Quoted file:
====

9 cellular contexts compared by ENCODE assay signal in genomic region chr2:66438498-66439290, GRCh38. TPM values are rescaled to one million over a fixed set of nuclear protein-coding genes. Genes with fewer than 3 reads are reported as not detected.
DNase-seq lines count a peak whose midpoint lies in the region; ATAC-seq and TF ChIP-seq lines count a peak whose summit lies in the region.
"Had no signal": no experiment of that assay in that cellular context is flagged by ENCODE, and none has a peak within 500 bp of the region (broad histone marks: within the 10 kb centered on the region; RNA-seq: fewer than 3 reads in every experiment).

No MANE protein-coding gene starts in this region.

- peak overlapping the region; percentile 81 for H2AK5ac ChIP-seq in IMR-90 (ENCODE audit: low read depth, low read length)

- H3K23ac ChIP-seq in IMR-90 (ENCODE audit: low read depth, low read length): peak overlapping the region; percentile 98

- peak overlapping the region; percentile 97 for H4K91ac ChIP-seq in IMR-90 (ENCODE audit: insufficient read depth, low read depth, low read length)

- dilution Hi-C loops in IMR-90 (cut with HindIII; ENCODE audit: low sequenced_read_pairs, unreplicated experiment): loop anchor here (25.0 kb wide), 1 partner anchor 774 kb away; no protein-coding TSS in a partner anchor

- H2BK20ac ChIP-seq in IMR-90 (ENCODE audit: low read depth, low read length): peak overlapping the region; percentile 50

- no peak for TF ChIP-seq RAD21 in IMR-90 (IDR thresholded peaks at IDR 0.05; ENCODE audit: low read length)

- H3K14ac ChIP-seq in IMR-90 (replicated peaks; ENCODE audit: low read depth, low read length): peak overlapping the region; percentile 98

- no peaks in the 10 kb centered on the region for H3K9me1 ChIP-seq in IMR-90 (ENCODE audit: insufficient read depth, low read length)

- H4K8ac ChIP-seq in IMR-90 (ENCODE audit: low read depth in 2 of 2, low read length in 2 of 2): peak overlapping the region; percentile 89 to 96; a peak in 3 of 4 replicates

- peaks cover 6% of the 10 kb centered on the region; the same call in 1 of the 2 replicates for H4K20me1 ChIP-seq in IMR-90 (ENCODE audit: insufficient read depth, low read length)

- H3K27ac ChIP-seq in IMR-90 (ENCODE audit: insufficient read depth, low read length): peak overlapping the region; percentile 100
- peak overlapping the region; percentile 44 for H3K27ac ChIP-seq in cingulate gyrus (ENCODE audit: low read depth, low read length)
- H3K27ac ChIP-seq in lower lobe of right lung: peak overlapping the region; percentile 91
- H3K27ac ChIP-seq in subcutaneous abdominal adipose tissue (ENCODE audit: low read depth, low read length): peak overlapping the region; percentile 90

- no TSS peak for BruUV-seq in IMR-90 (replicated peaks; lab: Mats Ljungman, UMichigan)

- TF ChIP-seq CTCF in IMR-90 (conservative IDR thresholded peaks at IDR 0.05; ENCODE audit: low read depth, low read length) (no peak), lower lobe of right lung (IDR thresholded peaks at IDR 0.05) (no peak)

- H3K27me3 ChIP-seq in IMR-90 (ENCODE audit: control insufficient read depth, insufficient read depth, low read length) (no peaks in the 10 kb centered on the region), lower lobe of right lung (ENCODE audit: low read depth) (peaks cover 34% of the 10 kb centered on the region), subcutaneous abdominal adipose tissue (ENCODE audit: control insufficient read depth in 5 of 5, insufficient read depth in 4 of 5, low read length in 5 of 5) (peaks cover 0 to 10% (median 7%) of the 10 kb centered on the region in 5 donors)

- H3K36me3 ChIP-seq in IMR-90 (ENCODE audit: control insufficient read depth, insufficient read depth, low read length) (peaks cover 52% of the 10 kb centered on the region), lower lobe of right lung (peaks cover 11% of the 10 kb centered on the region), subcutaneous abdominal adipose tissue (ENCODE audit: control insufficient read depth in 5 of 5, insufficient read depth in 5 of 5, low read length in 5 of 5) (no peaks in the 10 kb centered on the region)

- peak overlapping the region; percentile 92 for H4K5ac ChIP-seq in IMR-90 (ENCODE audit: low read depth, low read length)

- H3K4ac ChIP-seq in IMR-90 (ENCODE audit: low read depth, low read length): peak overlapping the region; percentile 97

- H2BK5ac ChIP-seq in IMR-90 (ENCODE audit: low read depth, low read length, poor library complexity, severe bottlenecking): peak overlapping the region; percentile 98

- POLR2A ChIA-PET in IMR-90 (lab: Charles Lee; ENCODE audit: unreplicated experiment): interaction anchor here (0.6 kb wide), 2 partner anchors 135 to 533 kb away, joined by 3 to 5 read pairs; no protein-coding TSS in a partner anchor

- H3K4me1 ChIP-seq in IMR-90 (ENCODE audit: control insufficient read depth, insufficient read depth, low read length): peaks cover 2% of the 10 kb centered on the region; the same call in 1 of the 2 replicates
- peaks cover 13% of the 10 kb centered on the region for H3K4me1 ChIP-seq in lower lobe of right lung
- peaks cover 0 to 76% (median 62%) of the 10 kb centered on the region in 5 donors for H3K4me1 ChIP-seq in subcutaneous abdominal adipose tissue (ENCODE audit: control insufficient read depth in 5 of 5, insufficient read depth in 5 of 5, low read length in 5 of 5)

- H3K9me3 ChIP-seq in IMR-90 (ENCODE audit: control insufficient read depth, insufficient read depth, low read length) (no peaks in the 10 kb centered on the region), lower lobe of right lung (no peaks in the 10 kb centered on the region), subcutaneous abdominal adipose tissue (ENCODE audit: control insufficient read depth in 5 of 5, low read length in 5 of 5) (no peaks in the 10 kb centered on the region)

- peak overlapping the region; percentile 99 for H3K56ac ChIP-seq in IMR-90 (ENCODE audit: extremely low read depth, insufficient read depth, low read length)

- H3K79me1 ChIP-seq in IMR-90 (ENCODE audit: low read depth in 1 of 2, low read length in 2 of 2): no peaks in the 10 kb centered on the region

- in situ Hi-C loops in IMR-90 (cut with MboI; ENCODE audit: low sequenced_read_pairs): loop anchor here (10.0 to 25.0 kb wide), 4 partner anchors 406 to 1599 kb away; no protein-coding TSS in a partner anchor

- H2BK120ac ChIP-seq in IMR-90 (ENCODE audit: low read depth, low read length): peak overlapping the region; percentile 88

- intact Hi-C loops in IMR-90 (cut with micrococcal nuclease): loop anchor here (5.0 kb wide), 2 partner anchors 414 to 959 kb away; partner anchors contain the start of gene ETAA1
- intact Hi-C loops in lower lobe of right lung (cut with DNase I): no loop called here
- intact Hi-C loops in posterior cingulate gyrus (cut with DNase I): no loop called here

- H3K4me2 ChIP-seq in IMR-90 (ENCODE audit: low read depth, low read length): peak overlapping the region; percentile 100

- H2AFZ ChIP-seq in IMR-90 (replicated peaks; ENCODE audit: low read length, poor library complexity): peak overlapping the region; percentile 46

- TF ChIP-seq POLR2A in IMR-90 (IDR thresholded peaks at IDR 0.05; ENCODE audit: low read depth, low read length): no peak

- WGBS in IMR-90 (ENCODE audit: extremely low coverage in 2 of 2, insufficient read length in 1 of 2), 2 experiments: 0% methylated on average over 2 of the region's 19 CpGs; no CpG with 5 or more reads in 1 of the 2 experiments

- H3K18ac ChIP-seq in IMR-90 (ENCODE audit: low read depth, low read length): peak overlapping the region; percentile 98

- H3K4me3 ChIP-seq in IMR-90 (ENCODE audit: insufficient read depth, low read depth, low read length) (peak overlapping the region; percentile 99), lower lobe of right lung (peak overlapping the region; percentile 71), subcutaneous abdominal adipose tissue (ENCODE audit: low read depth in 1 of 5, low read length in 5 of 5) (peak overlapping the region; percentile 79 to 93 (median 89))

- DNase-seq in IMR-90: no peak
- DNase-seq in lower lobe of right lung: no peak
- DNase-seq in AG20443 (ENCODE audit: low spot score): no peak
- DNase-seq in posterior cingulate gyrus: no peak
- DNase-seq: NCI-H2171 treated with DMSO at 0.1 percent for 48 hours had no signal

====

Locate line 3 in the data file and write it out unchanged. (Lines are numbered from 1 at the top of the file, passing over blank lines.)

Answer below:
"Had no signal": no experiment of that assay in that cellular context is flagged by ENCODE, and none has a peak within 500 bp of the region (broad histone marks: within the 10 kb centered on the region; RNA-seq: fewer than 3 reads in every experiment).